While the formulas given on the SAT math sections are useful for high school geometry problems, there are many other math formulas you need to know on test day. Below, find some of the most important formulas not provided on the SAT formula sheet.
Understanding how to solve problems that involve exponents will be crucial on the SAT. Use the chart below to help!
|Zero Exponent Rule||a0 = 1|
|Product Rule||ax x ay = ax+y|
|Quotient Rule||ax ÷ ay = ax-y|
|Power Rule||(ax)y = axy|
|Negative Exponent Rule||a-x = 1/ax|
The Quadratic Formula
The quadratic formula is used when you’re finding potential x values for a graphing problem involving a parabola.
The formula helps you find your zeroes when your quadratic equation looks like this: ax2 + bx + c = 0.
- To use this formula, plug in your a, b, and c values. Make sure to take the opposite of b, or negative b.
- You’ll solve the equation once using -b + √(b2 – 4ac), and once using -b – √(b2 – 4ac). Adding the first time and subtracting the second time will allow you to find the two values for x.
The Distance Formula
The distance formula is used when determining the distance between two points on a graph. To solve the equation, you’ll need two distinct coordinate points, (x1, y1) and (x2, y2).
- To use this formula, plug in the x and y values of your two distinct points on the graph.
The Midpoint Formula
The midpoint formula is used to find the middle point of a line segment made by two distinct points on a graph. As with the distance formula, you’ll need two distinct coordinate points, (x1, y1) and (x2, y2), to use this equation.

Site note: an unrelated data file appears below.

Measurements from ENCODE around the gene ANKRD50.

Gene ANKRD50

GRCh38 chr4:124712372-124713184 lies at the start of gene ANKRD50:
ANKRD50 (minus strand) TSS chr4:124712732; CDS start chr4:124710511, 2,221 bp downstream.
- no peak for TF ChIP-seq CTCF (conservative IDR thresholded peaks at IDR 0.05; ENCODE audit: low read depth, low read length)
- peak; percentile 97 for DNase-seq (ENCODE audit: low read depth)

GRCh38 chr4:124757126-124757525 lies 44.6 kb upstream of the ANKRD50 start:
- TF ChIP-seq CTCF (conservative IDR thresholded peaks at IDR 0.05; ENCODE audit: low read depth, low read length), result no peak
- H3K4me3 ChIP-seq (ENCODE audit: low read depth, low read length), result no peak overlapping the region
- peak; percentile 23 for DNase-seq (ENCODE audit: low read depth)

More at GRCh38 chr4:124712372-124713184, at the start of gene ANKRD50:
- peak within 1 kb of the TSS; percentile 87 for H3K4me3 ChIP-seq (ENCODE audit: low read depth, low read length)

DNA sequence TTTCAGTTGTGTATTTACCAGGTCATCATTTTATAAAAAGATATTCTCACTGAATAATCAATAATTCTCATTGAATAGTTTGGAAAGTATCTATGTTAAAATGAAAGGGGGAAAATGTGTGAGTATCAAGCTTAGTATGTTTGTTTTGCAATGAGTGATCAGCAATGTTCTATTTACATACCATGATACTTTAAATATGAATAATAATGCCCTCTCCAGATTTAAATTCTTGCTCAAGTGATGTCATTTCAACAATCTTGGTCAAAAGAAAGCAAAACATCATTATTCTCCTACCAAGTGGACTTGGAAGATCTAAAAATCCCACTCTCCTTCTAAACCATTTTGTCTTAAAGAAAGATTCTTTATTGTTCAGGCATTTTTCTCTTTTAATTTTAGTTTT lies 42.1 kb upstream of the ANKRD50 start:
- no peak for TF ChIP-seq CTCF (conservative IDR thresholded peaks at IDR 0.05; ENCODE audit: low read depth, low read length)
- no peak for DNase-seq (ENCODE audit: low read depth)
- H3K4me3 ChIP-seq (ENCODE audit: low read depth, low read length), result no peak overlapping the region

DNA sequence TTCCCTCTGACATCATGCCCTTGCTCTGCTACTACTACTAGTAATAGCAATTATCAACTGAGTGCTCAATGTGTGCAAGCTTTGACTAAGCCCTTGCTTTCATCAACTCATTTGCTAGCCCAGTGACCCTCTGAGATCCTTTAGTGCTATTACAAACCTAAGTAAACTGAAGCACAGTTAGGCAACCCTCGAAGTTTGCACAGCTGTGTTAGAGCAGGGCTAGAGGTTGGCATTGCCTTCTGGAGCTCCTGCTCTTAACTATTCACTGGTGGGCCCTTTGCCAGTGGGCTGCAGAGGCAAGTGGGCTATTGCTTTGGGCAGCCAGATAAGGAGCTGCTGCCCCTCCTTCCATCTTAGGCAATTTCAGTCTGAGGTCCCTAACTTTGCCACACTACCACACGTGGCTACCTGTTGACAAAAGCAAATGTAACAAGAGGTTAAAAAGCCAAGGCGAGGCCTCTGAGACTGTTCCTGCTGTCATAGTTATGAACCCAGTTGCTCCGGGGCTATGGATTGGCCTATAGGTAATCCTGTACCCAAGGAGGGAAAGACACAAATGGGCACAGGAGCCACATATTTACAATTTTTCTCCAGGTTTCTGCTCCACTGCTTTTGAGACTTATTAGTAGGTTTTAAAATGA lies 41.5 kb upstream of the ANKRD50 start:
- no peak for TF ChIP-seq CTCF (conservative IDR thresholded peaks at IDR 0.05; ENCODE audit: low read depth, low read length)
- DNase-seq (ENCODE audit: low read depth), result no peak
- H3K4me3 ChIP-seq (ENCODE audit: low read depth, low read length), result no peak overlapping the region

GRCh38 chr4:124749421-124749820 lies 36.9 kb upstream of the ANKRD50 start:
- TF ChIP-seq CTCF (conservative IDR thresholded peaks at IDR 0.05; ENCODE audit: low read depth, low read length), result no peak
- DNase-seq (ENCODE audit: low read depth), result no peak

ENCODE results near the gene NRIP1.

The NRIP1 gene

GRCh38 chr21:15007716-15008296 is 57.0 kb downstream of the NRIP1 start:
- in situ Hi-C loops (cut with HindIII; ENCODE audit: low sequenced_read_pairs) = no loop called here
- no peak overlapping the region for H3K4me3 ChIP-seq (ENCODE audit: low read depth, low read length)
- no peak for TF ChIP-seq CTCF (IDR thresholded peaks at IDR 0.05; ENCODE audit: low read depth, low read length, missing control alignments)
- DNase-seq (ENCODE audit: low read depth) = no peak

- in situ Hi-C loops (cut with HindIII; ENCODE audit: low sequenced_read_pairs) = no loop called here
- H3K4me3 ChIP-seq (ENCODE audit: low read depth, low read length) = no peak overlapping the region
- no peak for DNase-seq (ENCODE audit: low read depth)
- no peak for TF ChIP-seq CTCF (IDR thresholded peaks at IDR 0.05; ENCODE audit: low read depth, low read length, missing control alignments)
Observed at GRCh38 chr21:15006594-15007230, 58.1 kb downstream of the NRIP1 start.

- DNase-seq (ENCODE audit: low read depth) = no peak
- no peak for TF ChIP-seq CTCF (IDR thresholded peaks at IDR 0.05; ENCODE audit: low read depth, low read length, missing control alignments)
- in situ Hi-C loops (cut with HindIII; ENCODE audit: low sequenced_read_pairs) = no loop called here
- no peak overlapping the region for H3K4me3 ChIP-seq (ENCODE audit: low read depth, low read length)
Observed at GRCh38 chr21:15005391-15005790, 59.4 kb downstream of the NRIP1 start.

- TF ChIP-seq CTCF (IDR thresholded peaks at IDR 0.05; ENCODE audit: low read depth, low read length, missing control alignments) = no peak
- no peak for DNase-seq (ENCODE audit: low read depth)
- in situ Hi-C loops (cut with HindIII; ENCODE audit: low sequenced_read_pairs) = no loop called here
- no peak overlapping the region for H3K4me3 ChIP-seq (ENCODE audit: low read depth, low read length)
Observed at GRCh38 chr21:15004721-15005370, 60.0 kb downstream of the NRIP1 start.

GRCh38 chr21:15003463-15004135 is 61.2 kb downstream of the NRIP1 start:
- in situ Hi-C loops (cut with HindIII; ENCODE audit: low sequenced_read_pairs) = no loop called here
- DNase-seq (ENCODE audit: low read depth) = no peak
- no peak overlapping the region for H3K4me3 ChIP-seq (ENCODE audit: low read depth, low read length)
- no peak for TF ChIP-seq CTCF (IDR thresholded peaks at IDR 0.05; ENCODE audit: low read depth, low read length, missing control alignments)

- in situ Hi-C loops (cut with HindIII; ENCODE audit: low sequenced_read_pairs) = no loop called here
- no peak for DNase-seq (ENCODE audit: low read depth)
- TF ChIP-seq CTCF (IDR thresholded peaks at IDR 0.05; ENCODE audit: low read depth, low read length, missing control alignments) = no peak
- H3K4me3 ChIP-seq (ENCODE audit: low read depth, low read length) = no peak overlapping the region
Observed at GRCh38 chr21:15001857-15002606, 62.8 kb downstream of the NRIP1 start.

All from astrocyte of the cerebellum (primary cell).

- To find the (x,y) point at the middle of the segment made by your two points, plug in your x1 and x2 and y1 and y2 values.
Equation of a Line
The equation of a line in slope-intercept form looks like this: y = mx + b.
Here, the m value indicates the slope of the line, whereas the b value tells us the y-intercept, or where the line is crossing over the vertical y-axis.
- To use this formula, calculate the slope of your line by finding the rise over the run, or the vertical increase divided by the horizontal increase.
- If we have a line with points at (0, 4) and (1, 6), we have a slope of 2/1, which simplifies to 2. We also see that our y-intercept is at (0,4).
- Therefore, the equation of our line would be y = 2x + 4.
NOTE: Lines can have a positive or negative slope, depending on if they are pointing “up” (y values increasing from left to right) or “down” (y values decreasing from left to right). To determine if your line will be positive or negative, return to the m value. If your line is y = 2x + 4, your graph has a positive slope. If your line is y = -2x + 4, your slope is negative.
Parallel And Perpendicular Lines
Now that we know the equation of a line (y = mx + b), we can think about the relationships between different lines.